Saving their best until last, a Cate Campbell-inspired Australia have caused a boilover by claiming 4x100m mixed medley relay gold on the opening night of the Pan Pacs swimming in Tokyo.
Australia finally savoured victory on day one when Campbell, Mitch Larkin, Jake Packard and Emma McKeon combined to clock three minutes, 38.91 seconds — just 0.35 of a second shy of the world record.
Former world champion Campbell sealed Australia's first gold in the event with a blistering final freestyle leg of 50.93 seconds — the fastest split in history.
Hot favourites the United States — boasting world champions Caeleb Dressel and Simone Manuel as well as world-record holder Kathleen Baker — finished a shock third.
Australia had earlier collected three silver and a bronze.
World number one US still dominated day one, claiming five gold with Japan nabbing two.
However, Australia will no doubt be inspired for the rest of the four-day meet thanks to the relay team's shock win sealed by Campbell's history-making finish.
It was also a confidence boost for Campbell, who in the final leg blew away Manuel — the woman who dethroned the Australian by claiming Rio Olympic 100m gold.
"Our coaches have been scheming over the past couple of days trying to put together the strategically fastest team — obviously they got it right," Campbell said.
"I knew it was going to be tight [finish] whether it was going to be Japan or the US on our tail.
"For me it was about keeping a cool head and swimming my race and I did that.
"Plus no one likes to be caught — I am glad I did the catching."
Former dual world backstroke champion Larkin believed their first win of the meet would lift Australia.
"It's fantastic to start off the meet really well and hopefully that momentum carries across as it has in previous years," he said.
Titmus wins silver behind Ledecky
Australia's Ariarne Titmus began the night by claiming 800m freestyle silver behind all-conquering American Katie Ledecky.
Titmus, 17, clocked eight minutes, 17.07 seconds to eclipse Jess Ashwood's 2016 national record by more than a second and hold off fast finishing American Leah Smith for second.
"I started to feel it in the back end but I'm finally happy to get that breakthrough," Titmus said.
"I started to see Leah come, which pushed me along a little bit.
"But I feel like I took the race out the way I wanted to.
"I'm glad I can finally do a good PB."
However, there was no stopping Olympic and world champion Ledecky, who set a championship record of 8:09.13 to claim the meet's first gold — almost eight seconds faster than the Australian.
Ledecky has been unstoppable in distance freestyle since bursting onto the scene at the 2012 Olympics as a 15-year-old.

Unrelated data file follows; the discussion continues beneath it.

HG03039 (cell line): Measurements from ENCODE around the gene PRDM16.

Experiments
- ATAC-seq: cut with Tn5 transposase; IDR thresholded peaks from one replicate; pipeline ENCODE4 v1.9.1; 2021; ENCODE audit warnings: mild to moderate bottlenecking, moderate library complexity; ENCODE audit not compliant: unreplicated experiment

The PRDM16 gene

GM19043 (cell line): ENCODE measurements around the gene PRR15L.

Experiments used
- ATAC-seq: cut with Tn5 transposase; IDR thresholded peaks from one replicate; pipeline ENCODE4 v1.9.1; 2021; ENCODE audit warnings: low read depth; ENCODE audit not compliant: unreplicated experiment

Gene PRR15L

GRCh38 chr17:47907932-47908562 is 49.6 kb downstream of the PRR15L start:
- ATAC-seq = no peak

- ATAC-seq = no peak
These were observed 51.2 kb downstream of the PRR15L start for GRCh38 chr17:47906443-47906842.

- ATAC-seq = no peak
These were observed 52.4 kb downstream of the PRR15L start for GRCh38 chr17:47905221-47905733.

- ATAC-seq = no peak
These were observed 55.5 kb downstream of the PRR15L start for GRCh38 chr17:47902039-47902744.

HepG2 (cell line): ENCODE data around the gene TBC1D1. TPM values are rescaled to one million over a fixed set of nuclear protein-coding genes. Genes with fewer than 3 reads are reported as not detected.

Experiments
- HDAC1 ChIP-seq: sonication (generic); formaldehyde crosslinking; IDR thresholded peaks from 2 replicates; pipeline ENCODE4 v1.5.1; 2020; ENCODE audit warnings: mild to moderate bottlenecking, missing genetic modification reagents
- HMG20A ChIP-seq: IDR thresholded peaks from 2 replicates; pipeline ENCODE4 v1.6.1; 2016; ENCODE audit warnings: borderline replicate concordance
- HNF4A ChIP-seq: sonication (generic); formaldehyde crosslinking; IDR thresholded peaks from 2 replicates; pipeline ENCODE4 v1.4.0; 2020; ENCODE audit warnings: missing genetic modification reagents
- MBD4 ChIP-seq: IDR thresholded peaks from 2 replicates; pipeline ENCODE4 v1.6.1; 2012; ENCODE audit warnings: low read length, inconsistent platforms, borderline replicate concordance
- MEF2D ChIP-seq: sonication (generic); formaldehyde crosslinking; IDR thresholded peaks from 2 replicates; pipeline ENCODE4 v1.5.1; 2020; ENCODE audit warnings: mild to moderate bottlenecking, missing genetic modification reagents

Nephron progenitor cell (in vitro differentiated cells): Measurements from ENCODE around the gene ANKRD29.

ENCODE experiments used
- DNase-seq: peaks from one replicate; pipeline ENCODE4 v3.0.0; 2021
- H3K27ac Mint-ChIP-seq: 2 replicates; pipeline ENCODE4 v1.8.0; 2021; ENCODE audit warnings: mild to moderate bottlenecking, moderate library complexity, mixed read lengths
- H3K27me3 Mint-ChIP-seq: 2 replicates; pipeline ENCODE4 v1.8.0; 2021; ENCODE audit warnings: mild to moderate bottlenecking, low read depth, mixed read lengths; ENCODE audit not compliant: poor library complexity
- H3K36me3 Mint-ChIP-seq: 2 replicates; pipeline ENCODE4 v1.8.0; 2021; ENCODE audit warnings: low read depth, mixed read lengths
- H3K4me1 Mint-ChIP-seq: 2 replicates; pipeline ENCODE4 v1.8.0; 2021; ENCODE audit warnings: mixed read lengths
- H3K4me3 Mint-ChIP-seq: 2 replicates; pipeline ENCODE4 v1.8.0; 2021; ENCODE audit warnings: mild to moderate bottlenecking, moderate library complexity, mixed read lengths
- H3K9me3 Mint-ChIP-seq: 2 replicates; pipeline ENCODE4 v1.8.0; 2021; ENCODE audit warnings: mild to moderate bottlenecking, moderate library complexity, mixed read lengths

And she sounded her intentions in Thursday's heats, blowing off the cobwebs by breaking the 200m meet record with her first swim at the Pan Pacs.
Ledecky had to settle for 200m bronze in the final behind winner, Canada's Taylor Ruck.
Titmus ditched the 200m — the one event she was considered a threat to Ledecky — to concentrate on the 800m in Tokyo after she narrowly missed Ashwood's national record at the Commonwealth Games.
But Titmus was encouraged by what she produced in the 800m final and looked forward to Saturday's 400m where she will again tangle with world record holder Ledecky.
"[Coach] Dean [Boxall] told me if you are next to her after 200 metres, don't get worried you've gone out too fast because she might be playing games," Titmus said.
"I just had to stick to my own plan and I feel like I did that tonight.
"I had great speed in the first half of the race so that will help me in the first 200 metres of the 400 metres and hopefully I can guts out the rest of the race."
External Link: DolphinsAUS tweet: The @DolphinsAUS are off to a fling start on night one with four individual medallists Jack McLoughlin (1500m freestyle, 14.55.92) Ariarne Titmus (800m freestyle 8:17.07 AR)
The Dolphins completed a successful first day by adding another two silver medals in the 100m breaststroke.
Jessica Hansen finished less than a second behind Olympic and world champion Lilly King of the United States in the women's final.
And Jake Packard was a shock men's runner-up to Japan's Yasuhiro Koseki.
Meanwhile, Jack McLoughlin claimed 1,500m freestyle bronze behind American winner Jordan Wilimovsky.
In the men's 200m freestyle, Alex Graham finished fifth behind American winner Townley Haas after Australia's Olympic champions Kyle Chalmers and Mack Horton sensationally failed to qualify for the final.